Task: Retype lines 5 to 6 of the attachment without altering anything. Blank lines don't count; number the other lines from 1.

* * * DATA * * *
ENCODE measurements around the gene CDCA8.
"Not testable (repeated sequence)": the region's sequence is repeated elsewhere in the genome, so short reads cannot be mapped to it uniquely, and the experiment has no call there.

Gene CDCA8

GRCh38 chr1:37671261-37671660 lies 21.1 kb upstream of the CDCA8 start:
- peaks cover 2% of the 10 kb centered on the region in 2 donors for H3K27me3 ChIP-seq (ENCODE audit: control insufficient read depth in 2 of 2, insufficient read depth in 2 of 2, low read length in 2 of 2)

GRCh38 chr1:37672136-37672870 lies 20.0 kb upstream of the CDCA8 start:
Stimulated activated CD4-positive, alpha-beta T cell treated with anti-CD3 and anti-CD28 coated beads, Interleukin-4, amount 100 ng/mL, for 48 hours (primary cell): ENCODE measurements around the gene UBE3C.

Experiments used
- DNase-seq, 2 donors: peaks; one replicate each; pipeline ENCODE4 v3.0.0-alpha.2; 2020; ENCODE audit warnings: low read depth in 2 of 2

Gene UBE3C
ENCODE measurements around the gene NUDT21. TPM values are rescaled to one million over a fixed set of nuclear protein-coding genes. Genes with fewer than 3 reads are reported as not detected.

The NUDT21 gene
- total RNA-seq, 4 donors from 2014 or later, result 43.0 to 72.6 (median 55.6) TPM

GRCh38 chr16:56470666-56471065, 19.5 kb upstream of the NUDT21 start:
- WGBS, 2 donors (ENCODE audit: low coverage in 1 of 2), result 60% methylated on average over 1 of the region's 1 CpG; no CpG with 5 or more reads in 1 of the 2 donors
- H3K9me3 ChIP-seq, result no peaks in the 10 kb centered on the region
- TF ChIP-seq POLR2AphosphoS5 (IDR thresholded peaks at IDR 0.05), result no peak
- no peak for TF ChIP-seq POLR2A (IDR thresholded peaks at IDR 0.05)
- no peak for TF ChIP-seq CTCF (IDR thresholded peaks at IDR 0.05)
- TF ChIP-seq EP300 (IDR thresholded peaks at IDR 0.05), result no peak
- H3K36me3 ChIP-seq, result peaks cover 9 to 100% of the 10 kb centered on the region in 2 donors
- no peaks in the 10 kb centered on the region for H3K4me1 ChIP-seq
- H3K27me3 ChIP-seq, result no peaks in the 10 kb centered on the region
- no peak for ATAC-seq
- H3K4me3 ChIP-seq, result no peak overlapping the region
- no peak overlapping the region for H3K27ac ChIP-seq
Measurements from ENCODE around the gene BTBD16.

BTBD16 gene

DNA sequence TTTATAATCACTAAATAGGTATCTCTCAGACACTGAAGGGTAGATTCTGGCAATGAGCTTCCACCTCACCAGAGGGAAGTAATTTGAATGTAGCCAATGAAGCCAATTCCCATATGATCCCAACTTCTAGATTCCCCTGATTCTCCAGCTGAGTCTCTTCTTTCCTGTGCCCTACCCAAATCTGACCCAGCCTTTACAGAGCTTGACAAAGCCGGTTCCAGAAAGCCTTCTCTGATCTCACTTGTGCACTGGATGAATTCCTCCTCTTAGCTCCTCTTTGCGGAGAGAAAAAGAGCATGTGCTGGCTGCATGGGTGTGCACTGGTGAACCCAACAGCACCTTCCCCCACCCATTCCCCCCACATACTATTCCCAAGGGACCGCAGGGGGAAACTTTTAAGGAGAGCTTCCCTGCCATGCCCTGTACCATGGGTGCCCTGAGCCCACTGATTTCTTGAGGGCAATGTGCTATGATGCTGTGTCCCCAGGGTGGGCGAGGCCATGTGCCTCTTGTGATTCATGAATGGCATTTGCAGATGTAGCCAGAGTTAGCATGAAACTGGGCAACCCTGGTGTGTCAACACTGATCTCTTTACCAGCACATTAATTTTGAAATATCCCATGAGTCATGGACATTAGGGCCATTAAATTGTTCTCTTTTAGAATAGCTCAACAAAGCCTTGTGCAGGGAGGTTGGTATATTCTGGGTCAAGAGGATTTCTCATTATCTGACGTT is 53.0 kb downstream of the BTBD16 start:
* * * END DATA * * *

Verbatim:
- peaks cover 2% of the 10 kb centered on the region in 2 donors for H3K27me3 ChIP-seq (ENCODE audit: control insufficient read depth in 2 of 2, insufficient read depth in 2 of 2, low read length in 2 of 2)

GRCh38 chr1:37672136-37672870 lies 20.0 kb upstream of the CDCA8 start: